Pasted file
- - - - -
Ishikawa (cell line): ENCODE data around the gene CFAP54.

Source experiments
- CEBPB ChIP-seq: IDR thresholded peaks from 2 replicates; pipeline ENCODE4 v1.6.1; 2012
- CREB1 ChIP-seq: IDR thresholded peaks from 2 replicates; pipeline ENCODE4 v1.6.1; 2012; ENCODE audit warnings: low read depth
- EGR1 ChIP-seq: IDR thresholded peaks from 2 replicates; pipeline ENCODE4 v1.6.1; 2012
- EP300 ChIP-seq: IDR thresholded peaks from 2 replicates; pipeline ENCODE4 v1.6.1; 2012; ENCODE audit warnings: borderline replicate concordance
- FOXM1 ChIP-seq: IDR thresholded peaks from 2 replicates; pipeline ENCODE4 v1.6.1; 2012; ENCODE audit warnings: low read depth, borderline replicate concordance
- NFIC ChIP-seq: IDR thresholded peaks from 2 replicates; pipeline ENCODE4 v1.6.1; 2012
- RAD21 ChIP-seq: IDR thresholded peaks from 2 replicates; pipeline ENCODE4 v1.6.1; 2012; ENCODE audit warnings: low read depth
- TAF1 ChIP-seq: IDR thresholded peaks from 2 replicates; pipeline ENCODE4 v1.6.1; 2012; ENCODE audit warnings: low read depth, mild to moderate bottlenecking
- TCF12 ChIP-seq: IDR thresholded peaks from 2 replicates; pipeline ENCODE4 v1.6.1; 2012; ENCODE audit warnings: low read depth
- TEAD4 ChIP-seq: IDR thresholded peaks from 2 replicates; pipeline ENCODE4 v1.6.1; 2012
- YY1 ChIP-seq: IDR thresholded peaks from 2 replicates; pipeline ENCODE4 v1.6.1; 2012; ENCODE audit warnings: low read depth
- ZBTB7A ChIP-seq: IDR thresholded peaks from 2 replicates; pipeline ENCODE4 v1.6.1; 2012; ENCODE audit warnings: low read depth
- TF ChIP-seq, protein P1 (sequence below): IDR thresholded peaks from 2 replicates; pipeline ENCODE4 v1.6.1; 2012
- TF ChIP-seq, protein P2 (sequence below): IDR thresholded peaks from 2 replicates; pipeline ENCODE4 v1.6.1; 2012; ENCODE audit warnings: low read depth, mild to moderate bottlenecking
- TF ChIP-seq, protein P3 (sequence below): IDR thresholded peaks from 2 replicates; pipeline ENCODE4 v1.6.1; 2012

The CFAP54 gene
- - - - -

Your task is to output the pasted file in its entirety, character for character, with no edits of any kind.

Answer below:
Ishikawa (cell line): ENCODE data around the gene CFAP54.

Source experiments
- CEBPB ChIP-seq: IDR thresholded peaks from 2 replicates; pipeline ENCODE4 v1.6.1; 2012
- CREB1 ChIP-seq: IDR thresholded peaks from 2 replicates; pipeline ENCODE4 v1.6.1; 2012; ENCODE audit warnings: low read depth
- EGR1 ChIP-seq: IDR thresholded peaks from 2 replicates; pipeline ENCODE4 v1.6.1; 2012
- EP300 ChIP-seq: IDR thresholded peaks from 2 replicates; pipeline ENCODE4 v1.6.1; 2012; ENCODE audit warnings: borderline replicate concordance
- FOXM1 ChIP-seq: IDR thresholded peaks from 2 replicates; pipeline ENCODE4 v1.6.1; 2012; ENCODE audit warnings: low read depth, borderline replicate concordance
- NFIC ChIP-seq: IDR thresholded peaks from 2 replicates; pipeline ENCODE4 v1.6.1; 2012
- RAD21 ChIP-seq: IDR thresholded peaks from 2 replicates; pipeline ENCODE4 v1.6.1; 2012; ENCODE audit warnings: low read depth
- TAF1 ChIP-seq: IDR thresholded peaks from 2 replicates; pipeline ENCODE4 v1.6.1; 2012; ENCODE audit warnings: low read depth, mild to moderate bottlenecking
- TCF12 ChIP-seq: IDR thresholded peaks from 2 replicates; pipeline ENCODE4 v1.6.1; 2012; ENCODE audit warnings: low read depth
- TEAD4 ChIP-seq: IDR thresholded peaks from 2 replicates; pipeline ENCODE4 v1.6.1; 2012
- YY1 ChIP-seq: IDR thresholded peaks from 2 replicates; pipeline ENCODE4 v1.6.1; 2012; ENCODE audit warnings: low read depth
- ZBTB7A ChIP-seq: IDR thresholded peaks from 2 replicates; pipeline ENCODE4 v1.6.1; 2012; ENCODE audit warnings: low read depth
- TF ChIP-seq, protein P1 (sequence below): IDR thresholded peaks from 2 replicates; pipeline ENCODE4 v1.6.1; 2012
- TF ChIP-seq, protein P2 (sequence below): IDR thresholded peaks from 2 replicates; pipeline ENCODE4 v1.6.1; 2012; ENCODE audit warnings: low read depth, mild to moderate bottlenecking
- TF ChIP-seq, protein P3 (sequence below): IDR thresholded peaks from 2 replicates; pipeline ENCODE4 v1.6.1; 2012

The CFAP54 gene